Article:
Course Development and Curricular Design Current/Best Practices Abstract UME - Preclinical

A Dual Processing Theory Based Approach to Training in Diagnostic Reasoning

W22 - Diagnostic Thinking: Theory and Practice
Course Development and Curricular Design
Intended Audience Track
Undergraduate Medical Education - Pre-clinical Education Faculty
Presentation Type
Current/Best Practices Abstract
Frank J Papa, DO, PhD, UNTHSC/TCOM

Not presenting
Tiraj Parikh, BA, UNTHSC/TCOM

Poster Rating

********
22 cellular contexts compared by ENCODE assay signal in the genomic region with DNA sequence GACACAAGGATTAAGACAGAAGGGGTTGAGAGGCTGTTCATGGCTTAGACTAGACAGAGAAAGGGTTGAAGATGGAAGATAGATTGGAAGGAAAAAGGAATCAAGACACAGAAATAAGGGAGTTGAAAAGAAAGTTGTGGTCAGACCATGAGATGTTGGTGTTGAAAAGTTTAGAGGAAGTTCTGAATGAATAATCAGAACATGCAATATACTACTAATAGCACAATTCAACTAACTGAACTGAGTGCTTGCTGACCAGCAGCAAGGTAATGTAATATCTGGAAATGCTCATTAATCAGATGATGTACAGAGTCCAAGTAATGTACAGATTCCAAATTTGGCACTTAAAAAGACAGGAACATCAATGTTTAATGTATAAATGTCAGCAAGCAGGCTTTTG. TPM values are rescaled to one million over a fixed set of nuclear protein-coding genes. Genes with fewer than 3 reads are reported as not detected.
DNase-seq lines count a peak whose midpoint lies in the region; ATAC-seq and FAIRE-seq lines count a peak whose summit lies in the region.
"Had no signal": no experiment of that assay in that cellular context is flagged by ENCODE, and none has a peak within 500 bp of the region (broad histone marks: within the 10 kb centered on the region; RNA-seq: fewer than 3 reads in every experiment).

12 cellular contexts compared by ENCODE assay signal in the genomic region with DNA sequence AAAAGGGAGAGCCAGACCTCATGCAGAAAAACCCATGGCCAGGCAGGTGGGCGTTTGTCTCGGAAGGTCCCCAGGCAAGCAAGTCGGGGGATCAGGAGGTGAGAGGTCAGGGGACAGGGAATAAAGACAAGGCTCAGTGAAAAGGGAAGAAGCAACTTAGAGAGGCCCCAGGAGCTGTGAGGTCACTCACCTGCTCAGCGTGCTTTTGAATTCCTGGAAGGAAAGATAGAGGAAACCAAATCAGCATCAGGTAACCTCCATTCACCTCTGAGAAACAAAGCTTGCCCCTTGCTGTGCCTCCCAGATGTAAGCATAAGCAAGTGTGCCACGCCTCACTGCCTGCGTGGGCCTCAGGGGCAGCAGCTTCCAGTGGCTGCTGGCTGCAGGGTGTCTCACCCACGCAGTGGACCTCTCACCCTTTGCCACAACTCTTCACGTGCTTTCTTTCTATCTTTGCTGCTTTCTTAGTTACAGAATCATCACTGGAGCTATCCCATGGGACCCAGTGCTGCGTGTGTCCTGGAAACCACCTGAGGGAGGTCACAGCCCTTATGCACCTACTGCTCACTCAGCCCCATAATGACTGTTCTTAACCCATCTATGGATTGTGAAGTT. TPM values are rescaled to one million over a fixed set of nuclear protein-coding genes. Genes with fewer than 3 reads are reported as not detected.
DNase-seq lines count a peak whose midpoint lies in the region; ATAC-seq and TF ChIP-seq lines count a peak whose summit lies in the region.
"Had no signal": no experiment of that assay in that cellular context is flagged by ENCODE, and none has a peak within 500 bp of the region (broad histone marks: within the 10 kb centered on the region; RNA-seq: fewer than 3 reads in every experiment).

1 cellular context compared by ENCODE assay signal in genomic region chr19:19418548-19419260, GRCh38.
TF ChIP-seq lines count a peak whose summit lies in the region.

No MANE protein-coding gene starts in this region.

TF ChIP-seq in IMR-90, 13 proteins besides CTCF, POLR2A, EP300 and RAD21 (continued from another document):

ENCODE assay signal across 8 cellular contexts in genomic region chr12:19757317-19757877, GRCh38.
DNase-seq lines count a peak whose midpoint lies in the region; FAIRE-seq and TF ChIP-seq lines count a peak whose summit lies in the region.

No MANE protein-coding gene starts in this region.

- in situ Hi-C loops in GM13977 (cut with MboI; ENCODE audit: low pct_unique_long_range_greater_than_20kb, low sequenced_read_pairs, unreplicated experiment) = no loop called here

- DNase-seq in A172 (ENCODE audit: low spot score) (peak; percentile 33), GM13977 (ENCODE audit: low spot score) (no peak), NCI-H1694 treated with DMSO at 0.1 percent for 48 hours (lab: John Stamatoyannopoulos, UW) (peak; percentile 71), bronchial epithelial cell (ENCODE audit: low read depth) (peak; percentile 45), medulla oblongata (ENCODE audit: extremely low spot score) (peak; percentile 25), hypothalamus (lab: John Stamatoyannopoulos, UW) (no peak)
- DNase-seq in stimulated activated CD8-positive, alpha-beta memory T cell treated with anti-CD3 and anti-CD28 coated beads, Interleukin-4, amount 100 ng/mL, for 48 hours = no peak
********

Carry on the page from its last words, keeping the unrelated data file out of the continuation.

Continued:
In 2015, the National Academy of Medicine (NAM) published a comprehensive monograph titled “Improving Diagnosis in Health Care”; a report identifying diagnostic error as one of America’s most urgent health care concerns. Among the many sub-optimal outcomes associated with diagnostic error was the frequency with which it caused unnecessary death with some authorities estimating from 250,000 to 400,000 deaths occurring annually; estimates ranking diagnostic error as the third leading cause of death in America (behind cardiovascular disease and cancer). In its search for root causes, NAM argued that America’s medical training programs and licensing boards were “not adequately preparing individuals to become skilled diagnosticians” and subsequently recommended that medical educators develop diagnostic training approaches “aligned with evidence from the learning sciences”. The study described herein represents an approach to training in differential diagnosis based upon a learning sciences-driven, theoretical framework called Dual Processing Theory DPT). Results suggest that DPT’s ‘System 2’ based approach to developing diagnostic knowledge and reasoning can improve the diagnostic capabilities of year two medical students. The authors will also demonstrate how this approach is being transformed into a computer-based diagnostic training tool which could serve as a generalizable, web-based approach to System 2 based diagnostic training.